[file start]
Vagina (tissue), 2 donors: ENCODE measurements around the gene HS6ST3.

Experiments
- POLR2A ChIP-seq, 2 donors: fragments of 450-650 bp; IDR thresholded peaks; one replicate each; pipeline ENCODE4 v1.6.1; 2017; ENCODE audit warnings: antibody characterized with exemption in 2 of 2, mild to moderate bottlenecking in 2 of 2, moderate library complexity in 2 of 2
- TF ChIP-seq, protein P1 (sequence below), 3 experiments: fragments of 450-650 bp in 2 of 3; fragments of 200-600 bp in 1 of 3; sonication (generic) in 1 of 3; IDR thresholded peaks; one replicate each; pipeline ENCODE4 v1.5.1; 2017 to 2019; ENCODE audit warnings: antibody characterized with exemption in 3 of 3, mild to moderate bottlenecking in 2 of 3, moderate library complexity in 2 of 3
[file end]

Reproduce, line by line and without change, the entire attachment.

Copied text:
Vagina (tissue), 2 donors: ENCODE measurements around the gene HS6ST3.

Experiments
- POLR2A ChIP-seq, 2 donors: fragments of 450-650 bp; IDR thresholded peaks; one replicate each; pipeline ENCODE4 v1.6.1; 2017; ENCODE audit warnings: antibody characterized with exemption in 2 of 2, mild to moderate bottlenecking in 2 of 2, moderate library complexity in 2 of 2
- TF ChIP-seq, protein P1 (sequence below), 3 experiments: fragments of 450-650 bp in 2 of 3; fragments of 200-600 bp in 1 of 3; sonication (generic) in 1 of 3; IDR thresholded peaks; one replicate each; pipeline ENCODE4 v1.5.1; 2017 to 2019; ENCODE audit warnings: antibody characterized with exemption in 3 of 3, mild to moderate bottlenecking in 2 of 3, moderate library complexity in 2 of 3